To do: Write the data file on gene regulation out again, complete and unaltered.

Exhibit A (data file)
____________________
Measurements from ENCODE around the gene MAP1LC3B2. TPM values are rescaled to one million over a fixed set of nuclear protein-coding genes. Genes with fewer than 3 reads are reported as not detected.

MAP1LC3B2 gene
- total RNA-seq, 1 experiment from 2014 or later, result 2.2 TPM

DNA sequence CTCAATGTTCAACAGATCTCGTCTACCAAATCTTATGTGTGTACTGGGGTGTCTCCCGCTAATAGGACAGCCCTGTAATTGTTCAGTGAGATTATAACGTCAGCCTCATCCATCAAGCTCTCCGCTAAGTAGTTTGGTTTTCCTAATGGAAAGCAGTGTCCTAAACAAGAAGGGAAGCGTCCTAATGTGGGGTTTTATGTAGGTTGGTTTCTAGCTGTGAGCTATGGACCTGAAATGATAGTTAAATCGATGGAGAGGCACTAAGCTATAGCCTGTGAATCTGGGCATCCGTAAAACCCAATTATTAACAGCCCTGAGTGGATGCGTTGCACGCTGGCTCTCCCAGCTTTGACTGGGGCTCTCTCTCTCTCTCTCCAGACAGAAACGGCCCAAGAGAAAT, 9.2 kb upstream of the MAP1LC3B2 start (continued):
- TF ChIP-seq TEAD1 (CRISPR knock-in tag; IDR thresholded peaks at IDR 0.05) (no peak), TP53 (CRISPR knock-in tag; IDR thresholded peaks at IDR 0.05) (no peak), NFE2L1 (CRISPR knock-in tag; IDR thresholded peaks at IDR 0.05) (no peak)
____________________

Measurements from ENCODE around the gene MAP1LC3B2. TPM values are rescaled to one million over a fixed set of nuclear protein-coding genes. Genes with fewer than 3 reads are reported as not detected.

MAP1LC3B2 gene
- total RNA-seq, 1 experiment from 2014 or later, result 2.2 TPM

DNA sequence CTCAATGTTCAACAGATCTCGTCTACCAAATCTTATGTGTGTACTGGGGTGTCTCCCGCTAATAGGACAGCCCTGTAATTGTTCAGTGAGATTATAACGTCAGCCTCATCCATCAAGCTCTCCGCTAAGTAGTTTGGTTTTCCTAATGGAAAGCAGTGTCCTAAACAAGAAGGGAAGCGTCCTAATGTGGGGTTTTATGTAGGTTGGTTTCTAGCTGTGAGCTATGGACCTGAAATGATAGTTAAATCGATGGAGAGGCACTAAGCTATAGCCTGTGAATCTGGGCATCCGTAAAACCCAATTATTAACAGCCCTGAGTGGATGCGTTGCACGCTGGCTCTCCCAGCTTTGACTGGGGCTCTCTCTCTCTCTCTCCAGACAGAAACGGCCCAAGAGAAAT, 9.2 kb upstream of the MAP1LC3B2 start (continued):
- TF ChIP-seq TEAD1 (CRISPR knock-in tag; IDR thresholded peaks at IDR 0.05) (no peak), TP53 (CRISPR knock-in tag; IDR thresholded peaks at IDR 0.05) (no peak), NFE2L1 (CRISPR knock-in tag; IDR thresholded peaks at IDR 0.05) (no peak)